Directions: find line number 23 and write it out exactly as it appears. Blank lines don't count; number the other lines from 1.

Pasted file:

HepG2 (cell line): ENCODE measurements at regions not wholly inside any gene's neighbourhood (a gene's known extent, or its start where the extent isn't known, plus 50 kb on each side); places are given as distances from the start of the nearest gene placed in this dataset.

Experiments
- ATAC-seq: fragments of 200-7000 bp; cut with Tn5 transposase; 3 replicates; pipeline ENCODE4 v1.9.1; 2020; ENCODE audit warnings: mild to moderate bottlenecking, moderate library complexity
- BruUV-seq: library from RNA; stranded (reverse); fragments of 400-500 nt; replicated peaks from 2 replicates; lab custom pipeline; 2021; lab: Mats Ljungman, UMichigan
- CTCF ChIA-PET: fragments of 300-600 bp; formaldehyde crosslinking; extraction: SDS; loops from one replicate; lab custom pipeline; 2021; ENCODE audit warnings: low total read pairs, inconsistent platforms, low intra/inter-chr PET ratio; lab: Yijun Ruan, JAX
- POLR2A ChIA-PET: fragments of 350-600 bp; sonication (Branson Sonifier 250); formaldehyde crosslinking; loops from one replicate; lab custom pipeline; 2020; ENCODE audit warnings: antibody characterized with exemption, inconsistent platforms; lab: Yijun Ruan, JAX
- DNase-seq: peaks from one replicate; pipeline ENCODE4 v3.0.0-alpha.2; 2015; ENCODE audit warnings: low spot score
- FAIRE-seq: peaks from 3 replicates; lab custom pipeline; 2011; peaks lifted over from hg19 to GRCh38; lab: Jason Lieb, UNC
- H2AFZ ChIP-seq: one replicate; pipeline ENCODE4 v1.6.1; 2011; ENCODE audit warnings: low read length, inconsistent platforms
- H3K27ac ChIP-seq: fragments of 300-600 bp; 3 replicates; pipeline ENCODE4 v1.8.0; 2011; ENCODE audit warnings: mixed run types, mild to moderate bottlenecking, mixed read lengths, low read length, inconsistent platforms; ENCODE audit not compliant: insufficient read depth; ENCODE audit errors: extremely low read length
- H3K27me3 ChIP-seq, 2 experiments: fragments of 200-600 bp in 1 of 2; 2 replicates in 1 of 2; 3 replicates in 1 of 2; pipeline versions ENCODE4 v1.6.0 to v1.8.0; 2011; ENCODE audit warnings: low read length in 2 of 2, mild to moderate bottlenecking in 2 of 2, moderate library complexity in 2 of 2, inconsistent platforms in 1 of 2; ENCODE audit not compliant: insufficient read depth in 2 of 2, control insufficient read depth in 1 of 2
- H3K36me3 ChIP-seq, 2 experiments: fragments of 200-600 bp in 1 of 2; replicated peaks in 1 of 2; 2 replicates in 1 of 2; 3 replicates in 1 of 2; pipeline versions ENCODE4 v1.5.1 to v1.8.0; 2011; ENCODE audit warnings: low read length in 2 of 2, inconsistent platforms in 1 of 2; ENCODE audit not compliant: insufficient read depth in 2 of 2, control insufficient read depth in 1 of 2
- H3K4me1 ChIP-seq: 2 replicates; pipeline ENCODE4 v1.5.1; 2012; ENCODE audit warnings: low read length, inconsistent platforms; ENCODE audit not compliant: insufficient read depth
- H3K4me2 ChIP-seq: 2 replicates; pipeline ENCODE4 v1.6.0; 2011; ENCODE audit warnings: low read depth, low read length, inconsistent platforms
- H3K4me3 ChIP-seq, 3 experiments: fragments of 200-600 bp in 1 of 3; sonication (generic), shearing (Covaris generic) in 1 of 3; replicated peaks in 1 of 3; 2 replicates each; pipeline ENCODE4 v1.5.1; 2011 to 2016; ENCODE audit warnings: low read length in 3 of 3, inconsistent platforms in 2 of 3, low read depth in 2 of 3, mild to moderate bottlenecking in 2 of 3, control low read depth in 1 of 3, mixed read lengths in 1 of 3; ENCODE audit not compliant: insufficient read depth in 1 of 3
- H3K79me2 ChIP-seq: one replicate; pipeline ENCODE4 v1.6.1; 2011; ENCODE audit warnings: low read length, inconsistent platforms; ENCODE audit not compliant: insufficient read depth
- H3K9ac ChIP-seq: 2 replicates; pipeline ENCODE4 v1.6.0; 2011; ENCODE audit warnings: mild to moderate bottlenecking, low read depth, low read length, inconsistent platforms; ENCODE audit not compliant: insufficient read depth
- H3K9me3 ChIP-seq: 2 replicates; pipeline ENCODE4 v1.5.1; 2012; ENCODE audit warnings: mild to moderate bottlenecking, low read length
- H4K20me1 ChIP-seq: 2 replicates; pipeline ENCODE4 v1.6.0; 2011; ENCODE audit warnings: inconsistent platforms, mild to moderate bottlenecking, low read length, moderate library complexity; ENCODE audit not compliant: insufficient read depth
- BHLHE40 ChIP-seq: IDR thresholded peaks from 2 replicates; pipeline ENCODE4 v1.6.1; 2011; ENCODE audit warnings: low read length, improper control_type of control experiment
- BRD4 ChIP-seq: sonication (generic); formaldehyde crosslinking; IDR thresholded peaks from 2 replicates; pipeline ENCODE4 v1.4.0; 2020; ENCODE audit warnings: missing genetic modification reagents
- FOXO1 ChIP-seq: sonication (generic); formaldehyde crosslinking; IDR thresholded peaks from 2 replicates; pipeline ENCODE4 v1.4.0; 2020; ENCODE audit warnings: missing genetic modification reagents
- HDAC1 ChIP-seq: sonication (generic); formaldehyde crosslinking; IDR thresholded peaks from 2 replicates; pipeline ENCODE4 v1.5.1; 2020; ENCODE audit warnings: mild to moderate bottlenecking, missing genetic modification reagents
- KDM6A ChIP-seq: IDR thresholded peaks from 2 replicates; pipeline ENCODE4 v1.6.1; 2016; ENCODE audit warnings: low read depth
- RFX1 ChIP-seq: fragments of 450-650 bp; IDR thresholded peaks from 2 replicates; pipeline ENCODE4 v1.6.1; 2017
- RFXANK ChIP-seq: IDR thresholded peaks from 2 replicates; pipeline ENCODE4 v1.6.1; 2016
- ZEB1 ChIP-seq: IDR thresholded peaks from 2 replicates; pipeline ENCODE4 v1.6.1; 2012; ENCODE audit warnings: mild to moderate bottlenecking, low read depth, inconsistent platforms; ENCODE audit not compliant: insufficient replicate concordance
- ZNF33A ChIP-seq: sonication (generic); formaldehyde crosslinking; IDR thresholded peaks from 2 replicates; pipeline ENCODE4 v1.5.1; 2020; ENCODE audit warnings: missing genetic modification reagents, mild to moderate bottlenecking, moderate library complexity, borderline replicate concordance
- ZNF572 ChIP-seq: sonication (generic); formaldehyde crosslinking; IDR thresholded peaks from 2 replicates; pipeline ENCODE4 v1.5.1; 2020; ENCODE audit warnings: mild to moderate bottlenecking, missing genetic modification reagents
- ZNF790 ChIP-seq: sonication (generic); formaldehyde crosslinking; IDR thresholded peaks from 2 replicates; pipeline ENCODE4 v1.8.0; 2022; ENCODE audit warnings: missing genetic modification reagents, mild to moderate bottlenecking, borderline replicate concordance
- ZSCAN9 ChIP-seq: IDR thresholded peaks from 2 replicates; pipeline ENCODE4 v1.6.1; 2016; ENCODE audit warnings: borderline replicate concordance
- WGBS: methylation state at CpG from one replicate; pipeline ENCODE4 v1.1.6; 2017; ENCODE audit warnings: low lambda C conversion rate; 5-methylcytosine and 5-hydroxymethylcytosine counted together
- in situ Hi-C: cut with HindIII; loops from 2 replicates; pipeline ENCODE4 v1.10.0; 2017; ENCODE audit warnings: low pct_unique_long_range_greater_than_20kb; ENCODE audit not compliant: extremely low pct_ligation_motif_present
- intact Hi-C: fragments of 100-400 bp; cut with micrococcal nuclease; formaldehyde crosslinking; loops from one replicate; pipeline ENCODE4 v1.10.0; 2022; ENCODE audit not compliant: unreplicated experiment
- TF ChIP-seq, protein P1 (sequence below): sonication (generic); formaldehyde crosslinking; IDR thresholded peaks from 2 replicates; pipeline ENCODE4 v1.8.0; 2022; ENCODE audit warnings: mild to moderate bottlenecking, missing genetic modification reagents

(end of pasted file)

- HDAC1 ChIP-seq: sonication (generic); formaldehyde crosslinking; IDR thresholded peaks from 2 replicates; pipeline ENCODE4 v1.5.1; 2020; ENCODE audit warnings: mild to moderate bottlenecking, missing genetic modification reagents